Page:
It’s climbing through the minds of these characters, guided by Ware's hand, that provides much of the interest: Chalky’s sister Alice often thinks in fragmented, excited interior utterances, while Rusty’s thought bubble-powered stylized musings (“Golly...”) belie his melodramatic, comics-fueled soul. Even more notable is 'Mr. Ware,' an art teacher avatar for the author himself, whose interior dishonesty is revealed through his rambling, jargon-laden narration, far more formal and reader-targeted than Alice’s purely personal use of the same narrative device; Ware the character is here to convince us, but Ware the creator reveals his dishonesty by contrasting his words with damning images. Rusty’s dad, meanwhile, uses a wide variety of devices, all of them actually, which ultimately is what draws the story together.

Indeed, there’s even a nice bookend provided. We have the technical, if slightly sugared narration of that snowy television at the beginning (beautiful flakes instantly zapped away into electronic 'snow'), and at the end we have Rusty’s dad, 'drawing' his own surprisingly eloquent interior musings on the board, restating the television’s opening narration from a more humanist (and more pleading) standpoint, human life and snowflakes alike dissected into their components, all unique. This is a both statement of the story’s theme, as well as its very structure, its reason for being. We follow a wide variety of characters (using a narrative design that allows for maximum visibility) and all of them reveal their thoughts and trajectories though a multitude of comics-specific narrative devices, many of them quite smoothly deployed through Ware’s command of the form. Rusty’s dad employs all of them, from thought bubbles to snap-cut intrusions of fantasy, finally adopting the use of familiar cursive-font narration to tie things together, and his role as final ‘speaker’ matches his role of most studied character, given many ways of expressing himself (ironic, since as a person he’s arguably the most sheltered among all of them).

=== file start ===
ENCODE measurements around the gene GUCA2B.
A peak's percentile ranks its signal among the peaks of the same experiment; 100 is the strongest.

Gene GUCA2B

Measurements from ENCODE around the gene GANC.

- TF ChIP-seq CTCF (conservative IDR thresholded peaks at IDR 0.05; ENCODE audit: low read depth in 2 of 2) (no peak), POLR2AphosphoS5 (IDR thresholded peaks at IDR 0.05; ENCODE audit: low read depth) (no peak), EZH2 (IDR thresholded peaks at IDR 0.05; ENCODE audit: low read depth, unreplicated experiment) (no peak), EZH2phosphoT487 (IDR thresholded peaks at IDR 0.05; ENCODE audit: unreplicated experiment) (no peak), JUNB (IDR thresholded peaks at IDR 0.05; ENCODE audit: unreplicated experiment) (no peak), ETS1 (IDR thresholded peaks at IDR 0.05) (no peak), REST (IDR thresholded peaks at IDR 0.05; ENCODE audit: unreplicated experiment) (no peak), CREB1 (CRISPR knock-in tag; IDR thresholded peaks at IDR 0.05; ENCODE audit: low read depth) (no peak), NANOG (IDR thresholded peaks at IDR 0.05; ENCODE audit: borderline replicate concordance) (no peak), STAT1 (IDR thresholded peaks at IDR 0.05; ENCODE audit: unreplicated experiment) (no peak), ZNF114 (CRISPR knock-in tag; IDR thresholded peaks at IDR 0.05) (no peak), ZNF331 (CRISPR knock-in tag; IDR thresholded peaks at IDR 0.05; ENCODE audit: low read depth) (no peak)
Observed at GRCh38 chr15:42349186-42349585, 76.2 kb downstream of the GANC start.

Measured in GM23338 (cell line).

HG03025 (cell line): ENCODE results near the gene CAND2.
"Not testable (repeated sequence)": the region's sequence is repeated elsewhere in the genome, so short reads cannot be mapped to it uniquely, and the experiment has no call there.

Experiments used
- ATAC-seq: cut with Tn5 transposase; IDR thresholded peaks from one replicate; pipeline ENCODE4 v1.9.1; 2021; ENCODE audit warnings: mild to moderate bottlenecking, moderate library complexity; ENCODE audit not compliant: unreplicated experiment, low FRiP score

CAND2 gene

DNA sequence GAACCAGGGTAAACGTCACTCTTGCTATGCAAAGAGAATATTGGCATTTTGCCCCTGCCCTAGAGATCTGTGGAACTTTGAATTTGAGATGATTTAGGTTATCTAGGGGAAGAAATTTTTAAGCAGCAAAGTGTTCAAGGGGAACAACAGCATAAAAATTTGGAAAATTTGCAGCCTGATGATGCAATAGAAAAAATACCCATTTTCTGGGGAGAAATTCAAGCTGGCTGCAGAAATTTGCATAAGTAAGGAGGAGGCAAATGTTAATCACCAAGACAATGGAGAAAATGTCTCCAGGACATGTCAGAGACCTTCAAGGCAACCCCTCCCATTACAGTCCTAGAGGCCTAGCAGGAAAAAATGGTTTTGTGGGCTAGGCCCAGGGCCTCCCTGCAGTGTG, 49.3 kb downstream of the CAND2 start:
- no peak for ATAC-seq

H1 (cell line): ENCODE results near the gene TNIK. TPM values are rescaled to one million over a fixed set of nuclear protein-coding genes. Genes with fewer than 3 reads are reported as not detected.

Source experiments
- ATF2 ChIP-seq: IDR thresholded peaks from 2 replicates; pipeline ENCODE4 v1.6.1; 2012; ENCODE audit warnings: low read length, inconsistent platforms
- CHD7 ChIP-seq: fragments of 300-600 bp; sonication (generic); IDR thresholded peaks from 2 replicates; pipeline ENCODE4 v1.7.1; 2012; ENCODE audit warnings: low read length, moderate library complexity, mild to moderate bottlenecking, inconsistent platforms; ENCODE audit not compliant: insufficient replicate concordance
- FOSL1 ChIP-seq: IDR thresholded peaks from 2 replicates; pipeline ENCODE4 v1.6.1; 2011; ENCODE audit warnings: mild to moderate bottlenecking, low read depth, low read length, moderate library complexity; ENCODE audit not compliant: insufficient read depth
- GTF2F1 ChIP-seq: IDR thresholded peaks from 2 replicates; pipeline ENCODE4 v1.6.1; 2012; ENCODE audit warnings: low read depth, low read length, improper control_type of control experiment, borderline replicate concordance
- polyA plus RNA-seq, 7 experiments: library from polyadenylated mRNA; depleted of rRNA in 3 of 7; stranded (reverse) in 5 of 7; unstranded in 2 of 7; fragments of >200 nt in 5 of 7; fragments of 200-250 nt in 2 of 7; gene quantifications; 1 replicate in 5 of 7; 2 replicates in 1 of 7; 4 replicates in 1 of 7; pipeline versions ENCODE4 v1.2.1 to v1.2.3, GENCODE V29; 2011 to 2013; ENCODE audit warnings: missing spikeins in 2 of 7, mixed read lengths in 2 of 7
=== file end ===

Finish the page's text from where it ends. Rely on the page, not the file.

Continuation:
And that’s the story, right down to its own stated intent. It wraps up quite nicely, with a reiteration of its introduction, the objective having been completed, and a matching view of the snowy city to compliment the introductory view of stylized snowflakes - we can now see the inhabitants who have the snow fall upon them, and things aren't rendered artificial and televised anymore. I will concede that there’s little in the way of an arc for these characters, but claiming that the story simply stops ‘mid-scene’ with no closure doesn’t seem accurate to me at all, as the book is quite straightforward as to what it wants to do, and it does it with panache.

There more as well, for after your original reading. You can go over Ware’s use of superhero tropes, contrasting the relative innocence (if youthfully charged with half-understood sex) of nerdy Rusty with the arguably self-deluding over-analysis of Ware the character, Quixotically hand-working on his own questioning superhero work. Then you can compare the families of Rusty and Chalky, the father and son united through nervousness and neurosis, and the Whites, strained yet dependant. You can appreciate the great moments of humor, from the dialogue “Are y’drunk? Drunk in the morning? Huh?!?” to the sound effects (Alice’s rebellious ‘undo’ was great). You can also read over the enclosed bonus strips from Building, though I’d already seen them in that Chris Ware book from a while back.

But there’s a lot of value in here. A lot for your money. And a story, that while plainly capable of supporting future chapters (which we know it will), works quite nicely on its own terms as a single unit, a satisfyingly complimentary and coherant slice of Ware’s characterizations, worldview, and mastery of form. That's plenty for one issue.